This trial is examining the effect of exercise training on depression and walking function in patients who had a stroke. The main outcome to be measured will be a change in depression score and walking function. This study is being conducted in South Carolina, the United States.
Depression is a common complication of stroke. Current treatments for post-stroke depression are ineffective. This can negatively impact stroke rehabilitation.
The purpose of this study is to examine the effect of high-intensity resistance exercise training on depressive symptoms with post-stroke depression. This study will also investigate if post-stroke depression limits training-induced improvements in muscle function and walking. The main outcomes to be measured will be a change in depression score.
Who are they looking for?
This study is recruiting 48 patients. Patients must have had a stroke in the last 6-60 months. They must have weakness in their lower limbs and be able to walk without assistance. Patients must not be on any antidepressant medications.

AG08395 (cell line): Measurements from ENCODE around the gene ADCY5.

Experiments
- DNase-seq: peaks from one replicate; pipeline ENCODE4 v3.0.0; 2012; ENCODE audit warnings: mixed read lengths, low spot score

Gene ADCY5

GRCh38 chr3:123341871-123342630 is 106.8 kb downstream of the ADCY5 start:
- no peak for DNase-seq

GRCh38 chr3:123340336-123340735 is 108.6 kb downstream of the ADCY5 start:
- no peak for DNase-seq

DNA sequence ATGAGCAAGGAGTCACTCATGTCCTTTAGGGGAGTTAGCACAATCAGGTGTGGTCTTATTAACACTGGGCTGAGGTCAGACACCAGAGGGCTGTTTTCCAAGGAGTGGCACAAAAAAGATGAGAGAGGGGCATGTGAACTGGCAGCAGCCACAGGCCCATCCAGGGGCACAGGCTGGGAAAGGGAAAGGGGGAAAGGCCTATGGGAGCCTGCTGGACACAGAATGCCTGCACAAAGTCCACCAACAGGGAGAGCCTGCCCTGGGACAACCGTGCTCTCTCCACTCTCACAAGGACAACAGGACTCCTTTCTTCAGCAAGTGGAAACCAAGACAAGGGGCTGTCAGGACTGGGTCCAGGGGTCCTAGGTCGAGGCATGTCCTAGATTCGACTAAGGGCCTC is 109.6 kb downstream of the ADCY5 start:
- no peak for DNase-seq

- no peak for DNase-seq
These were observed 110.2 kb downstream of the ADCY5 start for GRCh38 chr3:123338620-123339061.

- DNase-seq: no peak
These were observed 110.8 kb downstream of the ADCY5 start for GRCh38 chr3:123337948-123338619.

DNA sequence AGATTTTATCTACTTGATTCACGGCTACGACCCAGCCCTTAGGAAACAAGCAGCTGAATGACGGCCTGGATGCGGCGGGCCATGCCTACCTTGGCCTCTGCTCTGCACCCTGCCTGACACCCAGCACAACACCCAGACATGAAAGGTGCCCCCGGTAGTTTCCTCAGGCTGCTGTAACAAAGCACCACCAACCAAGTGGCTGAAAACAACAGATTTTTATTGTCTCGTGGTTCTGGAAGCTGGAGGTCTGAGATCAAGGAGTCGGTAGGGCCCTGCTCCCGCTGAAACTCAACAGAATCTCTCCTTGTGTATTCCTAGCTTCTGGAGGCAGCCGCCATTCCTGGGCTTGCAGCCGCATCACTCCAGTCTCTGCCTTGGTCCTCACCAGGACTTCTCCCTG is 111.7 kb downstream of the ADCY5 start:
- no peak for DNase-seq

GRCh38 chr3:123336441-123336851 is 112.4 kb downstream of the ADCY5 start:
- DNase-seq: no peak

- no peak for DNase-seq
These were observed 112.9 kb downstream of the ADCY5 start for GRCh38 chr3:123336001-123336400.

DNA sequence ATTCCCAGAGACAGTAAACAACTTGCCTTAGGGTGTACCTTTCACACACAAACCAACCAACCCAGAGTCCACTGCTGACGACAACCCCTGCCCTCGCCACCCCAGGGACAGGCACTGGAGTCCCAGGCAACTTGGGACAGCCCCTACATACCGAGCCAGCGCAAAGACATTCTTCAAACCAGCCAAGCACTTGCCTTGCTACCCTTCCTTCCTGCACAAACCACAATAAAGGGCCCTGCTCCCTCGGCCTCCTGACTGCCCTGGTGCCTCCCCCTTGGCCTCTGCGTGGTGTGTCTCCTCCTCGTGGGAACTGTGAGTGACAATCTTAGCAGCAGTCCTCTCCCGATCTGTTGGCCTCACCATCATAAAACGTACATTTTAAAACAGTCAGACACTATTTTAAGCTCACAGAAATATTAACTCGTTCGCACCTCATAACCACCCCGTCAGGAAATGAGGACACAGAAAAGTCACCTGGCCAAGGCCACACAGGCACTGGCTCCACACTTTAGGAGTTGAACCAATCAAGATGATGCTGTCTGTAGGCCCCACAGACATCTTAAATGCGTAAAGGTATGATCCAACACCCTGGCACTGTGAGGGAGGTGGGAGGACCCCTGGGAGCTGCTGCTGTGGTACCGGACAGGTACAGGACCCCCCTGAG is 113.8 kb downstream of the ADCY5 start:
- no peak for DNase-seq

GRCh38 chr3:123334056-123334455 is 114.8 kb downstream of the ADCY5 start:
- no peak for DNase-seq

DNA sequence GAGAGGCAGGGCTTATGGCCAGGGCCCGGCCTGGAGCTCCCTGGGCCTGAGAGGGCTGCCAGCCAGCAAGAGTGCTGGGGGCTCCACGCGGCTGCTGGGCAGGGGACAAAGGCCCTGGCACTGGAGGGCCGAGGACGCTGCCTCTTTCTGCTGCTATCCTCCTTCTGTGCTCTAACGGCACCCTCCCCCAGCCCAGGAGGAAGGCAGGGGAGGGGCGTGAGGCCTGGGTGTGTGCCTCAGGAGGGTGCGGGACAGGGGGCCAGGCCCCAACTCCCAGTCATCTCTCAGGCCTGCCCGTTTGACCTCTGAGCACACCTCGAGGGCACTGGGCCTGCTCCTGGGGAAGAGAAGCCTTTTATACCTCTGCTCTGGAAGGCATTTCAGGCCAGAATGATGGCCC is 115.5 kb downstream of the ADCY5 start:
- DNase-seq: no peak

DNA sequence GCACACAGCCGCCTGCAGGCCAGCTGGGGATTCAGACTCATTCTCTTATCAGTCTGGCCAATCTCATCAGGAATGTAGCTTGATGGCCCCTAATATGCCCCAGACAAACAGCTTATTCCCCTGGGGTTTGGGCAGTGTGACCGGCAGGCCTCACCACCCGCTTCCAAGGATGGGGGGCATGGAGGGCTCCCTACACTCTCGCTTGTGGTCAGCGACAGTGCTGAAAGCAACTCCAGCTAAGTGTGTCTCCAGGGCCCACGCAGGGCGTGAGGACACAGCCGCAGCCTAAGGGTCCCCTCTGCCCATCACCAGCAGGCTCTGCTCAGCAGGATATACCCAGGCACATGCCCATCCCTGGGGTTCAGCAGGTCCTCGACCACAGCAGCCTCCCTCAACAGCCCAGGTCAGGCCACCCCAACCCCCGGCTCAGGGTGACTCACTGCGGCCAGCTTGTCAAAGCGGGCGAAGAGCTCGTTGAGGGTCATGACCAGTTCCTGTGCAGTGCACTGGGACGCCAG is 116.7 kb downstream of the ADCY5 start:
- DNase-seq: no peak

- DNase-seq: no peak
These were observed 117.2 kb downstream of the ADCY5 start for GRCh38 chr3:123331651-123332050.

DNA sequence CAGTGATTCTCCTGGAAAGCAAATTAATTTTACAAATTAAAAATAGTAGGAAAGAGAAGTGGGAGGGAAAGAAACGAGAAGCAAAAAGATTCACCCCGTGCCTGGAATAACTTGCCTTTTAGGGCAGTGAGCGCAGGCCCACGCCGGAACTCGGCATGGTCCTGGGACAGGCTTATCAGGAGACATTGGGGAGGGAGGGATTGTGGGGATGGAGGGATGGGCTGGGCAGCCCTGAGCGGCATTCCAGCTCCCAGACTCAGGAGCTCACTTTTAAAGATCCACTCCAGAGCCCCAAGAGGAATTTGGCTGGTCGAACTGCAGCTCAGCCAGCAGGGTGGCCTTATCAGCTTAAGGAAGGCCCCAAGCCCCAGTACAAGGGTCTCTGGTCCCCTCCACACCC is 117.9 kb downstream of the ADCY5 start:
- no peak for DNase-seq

Patients must not have and an enlarged heart or any have chest pain/breathlessness during normal daily activities. Patients must not have lung disease, be using oxygen, have any neurological disorders or severe visual impairment. Patients must not have a severe arthritis or have had a clot in the leg or lung in the past 6 months. Patients must not have uncontrolled diabetes or severe high blood pressure (greater than 200 systolic or 100 diastolic). Patients must not have a history of psychiatric problems or be enrolled in any other trial for rehabilitation.
How will it work
Patients will be randomly assigned to receive either high-intensity strength training or a stretching programme for 12 weeks. Depression scores will be assessed with a questionnaire on each visit. Change in walking speed will also be assessed on each visit. There will be 24 visits over 12 weeks.